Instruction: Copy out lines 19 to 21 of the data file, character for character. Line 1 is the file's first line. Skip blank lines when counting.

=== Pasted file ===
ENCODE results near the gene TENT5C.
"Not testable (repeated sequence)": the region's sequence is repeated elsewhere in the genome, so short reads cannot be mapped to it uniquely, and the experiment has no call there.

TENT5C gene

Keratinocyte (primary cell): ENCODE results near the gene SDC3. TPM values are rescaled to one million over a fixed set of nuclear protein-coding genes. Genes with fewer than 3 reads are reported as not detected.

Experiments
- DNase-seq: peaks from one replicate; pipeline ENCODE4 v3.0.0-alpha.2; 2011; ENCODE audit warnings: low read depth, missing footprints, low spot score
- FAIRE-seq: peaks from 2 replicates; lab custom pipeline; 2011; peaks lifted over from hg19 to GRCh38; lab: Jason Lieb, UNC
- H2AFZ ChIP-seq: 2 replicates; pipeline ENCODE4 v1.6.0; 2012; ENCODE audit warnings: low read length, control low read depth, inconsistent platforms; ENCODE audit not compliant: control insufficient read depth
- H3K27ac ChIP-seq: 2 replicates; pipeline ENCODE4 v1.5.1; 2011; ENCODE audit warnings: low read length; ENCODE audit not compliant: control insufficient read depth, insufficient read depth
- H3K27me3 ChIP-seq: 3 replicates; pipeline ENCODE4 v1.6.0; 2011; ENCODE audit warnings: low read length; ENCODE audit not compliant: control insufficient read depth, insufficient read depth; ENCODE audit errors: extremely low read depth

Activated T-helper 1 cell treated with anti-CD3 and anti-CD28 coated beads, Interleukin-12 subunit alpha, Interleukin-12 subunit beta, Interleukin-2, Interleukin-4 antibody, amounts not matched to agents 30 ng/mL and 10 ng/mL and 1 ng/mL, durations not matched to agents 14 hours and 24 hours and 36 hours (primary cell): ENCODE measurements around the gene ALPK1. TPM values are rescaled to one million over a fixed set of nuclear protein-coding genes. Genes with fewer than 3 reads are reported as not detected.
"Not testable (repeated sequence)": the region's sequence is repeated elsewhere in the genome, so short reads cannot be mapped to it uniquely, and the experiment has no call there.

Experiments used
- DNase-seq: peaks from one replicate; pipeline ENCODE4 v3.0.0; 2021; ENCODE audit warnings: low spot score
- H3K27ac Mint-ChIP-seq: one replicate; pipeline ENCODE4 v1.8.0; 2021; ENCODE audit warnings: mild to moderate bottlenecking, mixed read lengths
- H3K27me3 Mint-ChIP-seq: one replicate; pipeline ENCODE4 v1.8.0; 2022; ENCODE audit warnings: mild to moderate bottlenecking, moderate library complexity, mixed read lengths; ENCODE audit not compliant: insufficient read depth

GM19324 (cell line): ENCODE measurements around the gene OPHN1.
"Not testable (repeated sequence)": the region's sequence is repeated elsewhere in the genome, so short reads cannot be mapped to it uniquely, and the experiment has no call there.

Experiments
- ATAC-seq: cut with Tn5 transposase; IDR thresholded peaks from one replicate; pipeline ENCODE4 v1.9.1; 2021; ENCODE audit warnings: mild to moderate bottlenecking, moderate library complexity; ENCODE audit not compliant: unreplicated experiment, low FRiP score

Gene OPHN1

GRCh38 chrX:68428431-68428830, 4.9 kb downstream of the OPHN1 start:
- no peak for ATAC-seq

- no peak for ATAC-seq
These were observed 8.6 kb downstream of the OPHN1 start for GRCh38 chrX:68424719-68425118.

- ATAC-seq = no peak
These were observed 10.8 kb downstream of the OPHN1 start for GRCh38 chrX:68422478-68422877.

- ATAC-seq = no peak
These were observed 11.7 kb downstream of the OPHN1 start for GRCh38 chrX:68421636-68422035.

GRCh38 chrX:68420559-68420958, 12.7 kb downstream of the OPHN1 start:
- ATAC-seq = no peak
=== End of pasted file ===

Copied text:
Experiments
- ATAC-seq: cut with Tn5 transposase; IDR thresholded peaks from one replicate; pipeline ENCODE4 v1.9.1; 2021; ENCODE audit warnings: mild to moderate bottlenecking, moderate library complexity; ENCODE audit not compliant: unreplicated experiment, low FRiP score

Gene OPHN1